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Parliament Endorses Stringent Animal Bill

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Contact: Primus Hutchinson

Thursday, July 10, 2003 - Animal owners will soon have to adopt a more professional approach to animal rearing. That’s according to the Parliamentary Secretary in the Ministry of Agriculture, Forestry and Fisheries, who is also the Parliamentary Representative for Anse La Raye/ Canaries, Honourable Cyprian Lansiquot. Mr. Lansiquot tabled the Animal Act 2003 at this week’s sitting of the House of Assembly.

In tabling the Animal Act, Mr. Lansiquot stated that the government needs to put measures in place to ensure that animals on the island are well protected. He made reference to the danger that stray animals pose to motorists on the highways - a situation that must be addressed promptly. The Act makes provision for the protection of animals from cruelty and also details regulations to properly control them.

The parliamentary secretary says, the bill places heavy emphasis on potentially dangerous dogs. According to Mr. Lansiquot, “the bill seeks to address this in a very serious manner, whereby owners of these animals will have to adhere to very stringent legislation.”

Mr. Lansiquot made specific reference to Pit Bulls, Alsatians and Rottweilers, which he said are among those dogs considered to be potentially dangerous. “Under this part of the bill, persons are prohibited from importing into St. Lucia, potentially dangerous dogs and there are requirements for such animals to be registered and licensed,” Mr. Lansiquot said.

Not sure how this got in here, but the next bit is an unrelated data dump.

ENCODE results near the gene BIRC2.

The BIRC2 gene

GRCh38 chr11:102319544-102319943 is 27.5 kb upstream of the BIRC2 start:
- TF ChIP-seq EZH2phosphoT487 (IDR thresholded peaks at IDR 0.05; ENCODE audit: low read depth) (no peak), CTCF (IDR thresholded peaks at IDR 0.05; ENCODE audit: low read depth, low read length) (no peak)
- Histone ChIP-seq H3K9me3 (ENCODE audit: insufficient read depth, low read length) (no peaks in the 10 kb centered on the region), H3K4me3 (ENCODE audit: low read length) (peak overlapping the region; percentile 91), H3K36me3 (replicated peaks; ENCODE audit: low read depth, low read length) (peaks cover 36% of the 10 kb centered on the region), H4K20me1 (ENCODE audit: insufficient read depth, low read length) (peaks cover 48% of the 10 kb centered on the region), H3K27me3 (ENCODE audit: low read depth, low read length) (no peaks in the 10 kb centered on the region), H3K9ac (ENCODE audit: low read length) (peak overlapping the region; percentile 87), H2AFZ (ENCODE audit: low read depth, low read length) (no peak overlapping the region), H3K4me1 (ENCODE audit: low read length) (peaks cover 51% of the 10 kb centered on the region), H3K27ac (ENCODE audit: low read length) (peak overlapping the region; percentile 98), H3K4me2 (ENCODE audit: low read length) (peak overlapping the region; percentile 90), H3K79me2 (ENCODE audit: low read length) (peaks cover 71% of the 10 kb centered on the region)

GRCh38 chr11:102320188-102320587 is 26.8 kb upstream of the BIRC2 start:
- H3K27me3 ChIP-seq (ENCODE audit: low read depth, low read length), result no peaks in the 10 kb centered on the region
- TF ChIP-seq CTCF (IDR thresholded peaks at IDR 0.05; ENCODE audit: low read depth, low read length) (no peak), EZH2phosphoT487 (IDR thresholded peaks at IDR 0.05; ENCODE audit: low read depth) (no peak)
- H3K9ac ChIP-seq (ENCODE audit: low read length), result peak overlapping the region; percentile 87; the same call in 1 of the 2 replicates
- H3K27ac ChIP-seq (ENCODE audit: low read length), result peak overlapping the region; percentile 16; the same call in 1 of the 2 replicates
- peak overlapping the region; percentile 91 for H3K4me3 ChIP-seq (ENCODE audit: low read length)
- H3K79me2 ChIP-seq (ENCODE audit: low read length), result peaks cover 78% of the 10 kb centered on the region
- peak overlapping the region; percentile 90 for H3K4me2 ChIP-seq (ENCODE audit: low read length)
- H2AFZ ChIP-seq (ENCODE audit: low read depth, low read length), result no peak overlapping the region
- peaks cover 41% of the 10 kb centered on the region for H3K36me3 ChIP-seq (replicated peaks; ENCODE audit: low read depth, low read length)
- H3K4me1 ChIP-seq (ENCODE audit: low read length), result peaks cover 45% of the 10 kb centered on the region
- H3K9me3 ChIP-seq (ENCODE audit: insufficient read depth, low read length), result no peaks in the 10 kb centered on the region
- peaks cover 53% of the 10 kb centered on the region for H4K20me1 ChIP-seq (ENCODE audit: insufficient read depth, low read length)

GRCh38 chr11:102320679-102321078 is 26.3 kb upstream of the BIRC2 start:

The bill also makes provision for the owner of potentially dangerous dogs to hold an insurance policy.

In addition, the bill states that the owner of a potentially dangerous dog must display in a prominent place on his or her property, a notice indicating that such an animal exists on the premises.

The bill also states that the owner of a potentially dangerous dog is liable for injury or death caused by that animal. The owner is also liable for injury when he or she incites the animal to attack.

Moreover, the bill makes provision to impose penalties on owners whose animals pose a threat to persons and public property. The bill went through all its readings in Parliament and is currently awaiting endorsement by the Senate.

The Ministry of Community Development and Local Government, has been mandated to oversee the smooth operation of this new piece of legislation, when it comes into effect.

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